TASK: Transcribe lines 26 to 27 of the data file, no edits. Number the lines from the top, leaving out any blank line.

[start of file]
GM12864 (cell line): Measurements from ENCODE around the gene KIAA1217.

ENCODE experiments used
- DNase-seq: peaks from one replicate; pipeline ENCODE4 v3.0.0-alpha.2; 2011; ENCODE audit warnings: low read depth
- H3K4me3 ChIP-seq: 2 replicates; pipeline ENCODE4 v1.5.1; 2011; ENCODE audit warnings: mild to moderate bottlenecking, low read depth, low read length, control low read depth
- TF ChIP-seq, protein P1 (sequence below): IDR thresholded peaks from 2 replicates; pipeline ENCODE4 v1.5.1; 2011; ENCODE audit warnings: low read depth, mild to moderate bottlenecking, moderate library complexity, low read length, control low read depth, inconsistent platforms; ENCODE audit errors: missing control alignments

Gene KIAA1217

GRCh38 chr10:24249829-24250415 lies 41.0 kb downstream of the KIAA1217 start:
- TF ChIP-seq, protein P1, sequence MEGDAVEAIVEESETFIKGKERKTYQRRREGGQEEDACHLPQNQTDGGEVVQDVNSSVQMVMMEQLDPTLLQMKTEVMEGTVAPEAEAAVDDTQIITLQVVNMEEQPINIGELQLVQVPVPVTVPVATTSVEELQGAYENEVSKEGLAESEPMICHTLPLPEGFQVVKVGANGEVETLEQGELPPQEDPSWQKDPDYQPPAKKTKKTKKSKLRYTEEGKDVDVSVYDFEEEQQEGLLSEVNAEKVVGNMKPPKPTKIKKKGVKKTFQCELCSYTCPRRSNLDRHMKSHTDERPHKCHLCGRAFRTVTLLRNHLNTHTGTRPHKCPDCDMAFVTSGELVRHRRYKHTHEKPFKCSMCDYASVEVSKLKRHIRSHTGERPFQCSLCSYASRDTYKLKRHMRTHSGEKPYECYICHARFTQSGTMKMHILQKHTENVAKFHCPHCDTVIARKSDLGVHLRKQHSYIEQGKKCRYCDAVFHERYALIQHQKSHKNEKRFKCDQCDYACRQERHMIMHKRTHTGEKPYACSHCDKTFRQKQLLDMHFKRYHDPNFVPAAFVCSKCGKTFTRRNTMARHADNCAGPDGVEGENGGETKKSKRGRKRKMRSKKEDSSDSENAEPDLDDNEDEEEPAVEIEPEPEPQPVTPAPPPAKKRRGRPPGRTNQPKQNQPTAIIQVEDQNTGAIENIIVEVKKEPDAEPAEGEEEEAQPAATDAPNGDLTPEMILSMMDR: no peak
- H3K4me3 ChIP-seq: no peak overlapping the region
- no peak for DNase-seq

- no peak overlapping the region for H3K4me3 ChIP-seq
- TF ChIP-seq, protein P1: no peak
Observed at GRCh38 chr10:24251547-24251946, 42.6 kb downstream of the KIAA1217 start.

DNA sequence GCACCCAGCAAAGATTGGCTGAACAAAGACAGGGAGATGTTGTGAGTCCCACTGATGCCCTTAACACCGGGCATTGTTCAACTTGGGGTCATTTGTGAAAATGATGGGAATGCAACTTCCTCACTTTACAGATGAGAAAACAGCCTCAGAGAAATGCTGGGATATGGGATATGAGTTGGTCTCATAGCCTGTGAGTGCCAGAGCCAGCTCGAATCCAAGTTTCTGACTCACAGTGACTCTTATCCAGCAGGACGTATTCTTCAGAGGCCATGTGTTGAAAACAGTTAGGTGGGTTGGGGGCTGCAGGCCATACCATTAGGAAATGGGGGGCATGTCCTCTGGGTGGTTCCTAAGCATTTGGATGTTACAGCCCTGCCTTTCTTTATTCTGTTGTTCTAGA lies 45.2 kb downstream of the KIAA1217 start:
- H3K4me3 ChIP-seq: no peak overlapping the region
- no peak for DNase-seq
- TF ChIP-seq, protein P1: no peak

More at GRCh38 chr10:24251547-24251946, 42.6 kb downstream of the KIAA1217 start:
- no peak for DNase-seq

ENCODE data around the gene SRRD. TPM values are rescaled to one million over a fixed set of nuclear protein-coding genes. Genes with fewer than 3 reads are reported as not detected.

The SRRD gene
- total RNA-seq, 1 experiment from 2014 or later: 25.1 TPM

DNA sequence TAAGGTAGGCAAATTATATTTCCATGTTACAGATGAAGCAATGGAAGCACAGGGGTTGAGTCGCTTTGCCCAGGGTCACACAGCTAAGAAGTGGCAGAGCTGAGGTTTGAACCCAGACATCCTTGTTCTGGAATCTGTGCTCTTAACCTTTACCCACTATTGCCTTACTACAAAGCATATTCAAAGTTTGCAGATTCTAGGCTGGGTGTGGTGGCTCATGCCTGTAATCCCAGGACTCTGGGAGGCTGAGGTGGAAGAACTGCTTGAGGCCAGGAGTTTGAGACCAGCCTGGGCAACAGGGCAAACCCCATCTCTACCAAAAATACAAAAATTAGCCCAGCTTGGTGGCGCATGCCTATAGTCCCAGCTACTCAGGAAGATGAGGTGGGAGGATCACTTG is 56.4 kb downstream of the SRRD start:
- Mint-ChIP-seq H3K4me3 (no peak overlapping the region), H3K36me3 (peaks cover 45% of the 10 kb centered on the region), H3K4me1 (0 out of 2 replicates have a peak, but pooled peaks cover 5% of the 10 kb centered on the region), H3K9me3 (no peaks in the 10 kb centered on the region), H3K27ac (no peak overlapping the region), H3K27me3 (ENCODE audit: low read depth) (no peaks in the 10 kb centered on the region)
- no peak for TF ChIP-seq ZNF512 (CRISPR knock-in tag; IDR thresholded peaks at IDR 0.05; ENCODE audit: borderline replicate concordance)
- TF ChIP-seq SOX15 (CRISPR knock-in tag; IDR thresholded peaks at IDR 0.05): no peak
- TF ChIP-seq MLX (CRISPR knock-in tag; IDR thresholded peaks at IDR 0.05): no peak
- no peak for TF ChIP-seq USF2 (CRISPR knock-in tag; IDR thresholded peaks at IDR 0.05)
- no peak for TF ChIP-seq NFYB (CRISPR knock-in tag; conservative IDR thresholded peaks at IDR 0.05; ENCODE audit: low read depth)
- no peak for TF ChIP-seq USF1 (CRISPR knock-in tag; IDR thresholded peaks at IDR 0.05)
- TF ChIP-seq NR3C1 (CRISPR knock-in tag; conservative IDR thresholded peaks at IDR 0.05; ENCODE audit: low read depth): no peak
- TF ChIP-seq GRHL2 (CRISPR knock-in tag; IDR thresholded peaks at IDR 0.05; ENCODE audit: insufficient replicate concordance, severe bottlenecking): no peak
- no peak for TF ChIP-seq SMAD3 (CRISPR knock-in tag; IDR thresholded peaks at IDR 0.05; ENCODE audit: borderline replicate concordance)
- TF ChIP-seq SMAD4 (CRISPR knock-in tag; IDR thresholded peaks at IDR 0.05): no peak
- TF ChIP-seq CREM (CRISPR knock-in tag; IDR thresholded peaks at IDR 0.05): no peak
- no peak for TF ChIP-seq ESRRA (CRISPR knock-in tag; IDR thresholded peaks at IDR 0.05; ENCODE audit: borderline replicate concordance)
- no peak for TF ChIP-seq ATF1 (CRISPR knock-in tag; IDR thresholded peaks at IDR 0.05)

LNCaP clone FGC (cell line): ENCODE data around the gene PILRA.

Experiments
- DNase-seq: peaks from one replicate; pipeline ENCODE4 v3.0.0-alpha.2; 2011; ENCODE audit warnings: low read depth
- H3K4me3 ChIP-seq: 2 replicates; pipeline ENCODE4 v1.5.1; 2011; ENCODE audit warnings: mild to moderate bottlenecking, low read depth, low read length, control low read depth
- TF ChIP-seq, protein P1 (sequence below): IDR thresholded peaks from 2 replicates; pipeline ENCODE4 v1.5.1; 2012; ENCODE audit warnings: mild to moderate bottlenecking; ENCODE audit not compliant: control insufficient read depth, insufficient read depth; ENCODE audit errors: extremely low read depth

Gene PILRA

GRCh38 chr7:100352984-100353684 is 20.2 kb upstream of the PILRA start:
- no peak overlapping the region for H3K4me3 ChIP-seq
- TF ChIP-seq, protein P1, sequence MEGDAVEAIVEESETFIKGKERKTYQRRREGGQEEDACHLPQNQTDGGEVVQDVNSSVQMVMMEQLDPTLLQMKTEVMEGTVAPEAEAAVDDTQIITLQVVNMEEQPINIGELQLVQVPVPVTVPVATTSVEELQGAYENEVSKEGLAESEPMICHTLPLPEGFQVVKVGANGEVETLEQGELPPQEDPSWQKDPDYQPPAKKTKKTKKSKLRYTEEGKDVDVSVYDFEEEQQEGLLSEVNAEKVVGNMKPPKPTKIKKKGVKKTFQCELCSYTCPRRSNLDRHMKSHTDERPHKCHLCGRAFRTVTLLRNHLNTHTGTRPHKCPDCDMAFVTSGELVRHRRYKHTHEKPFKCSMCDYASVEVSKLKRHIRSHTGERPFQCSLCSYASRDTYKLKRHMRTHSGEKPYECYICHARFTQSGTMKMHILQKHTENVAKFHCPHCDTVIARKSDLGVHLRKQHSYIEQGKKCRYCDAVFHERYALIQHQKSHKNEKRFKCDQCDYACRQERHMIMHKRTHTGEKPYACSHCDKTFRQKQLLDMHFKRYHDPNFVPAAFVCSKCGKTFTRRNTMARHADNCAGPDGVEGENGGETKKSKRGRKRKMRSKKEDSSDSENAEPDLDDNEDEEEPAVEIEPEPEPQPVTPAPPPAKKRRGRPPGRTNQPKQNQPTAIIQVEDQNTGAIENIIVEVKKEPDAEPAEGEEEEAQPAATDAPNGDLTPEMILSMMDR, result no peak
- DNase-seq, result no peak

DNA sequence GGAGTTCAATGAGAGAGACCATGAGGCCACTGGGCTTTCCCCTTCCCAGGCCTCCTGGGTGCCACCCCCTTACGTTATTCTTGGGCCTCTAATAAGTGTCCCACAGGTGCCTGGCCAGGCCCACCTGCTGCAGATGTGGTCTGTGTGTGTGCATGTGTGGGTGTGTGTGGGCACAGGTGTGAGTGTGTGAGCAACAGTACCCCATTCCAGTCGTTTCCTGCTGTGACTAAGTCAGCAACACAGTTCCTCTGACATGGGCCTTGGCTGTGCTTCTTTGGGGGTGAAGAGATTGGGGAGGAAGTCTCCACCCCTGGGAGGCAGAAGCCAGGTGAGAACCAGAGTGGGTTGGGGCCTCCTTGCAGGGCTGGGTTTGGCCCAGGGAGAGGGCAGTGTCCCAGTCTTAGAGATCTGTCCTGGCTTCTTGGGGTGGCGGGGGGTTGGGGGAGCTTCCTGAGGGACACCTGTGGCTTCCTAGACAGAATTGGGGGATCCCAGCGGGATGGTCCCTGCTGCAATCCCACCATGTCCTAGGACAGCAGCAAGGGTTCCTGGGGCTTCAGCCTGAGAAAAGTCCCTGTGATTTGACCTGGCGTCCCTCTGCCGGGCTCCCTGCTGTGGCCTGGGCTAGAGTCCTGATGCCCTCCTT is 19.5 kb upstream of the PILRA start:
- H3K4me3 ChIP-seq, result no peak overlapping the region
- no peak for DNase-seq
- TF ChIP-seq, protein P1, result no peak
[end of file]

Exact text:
- TF ChIP-seq SOX15 (CRISPR knock-in tag; IDR thresholded peaks at IDR 0.05): no peak
- TF ChIP-seq MLX (CRISPR knock-in tag; IDR thresholded peaks at IDR 0.05): no peak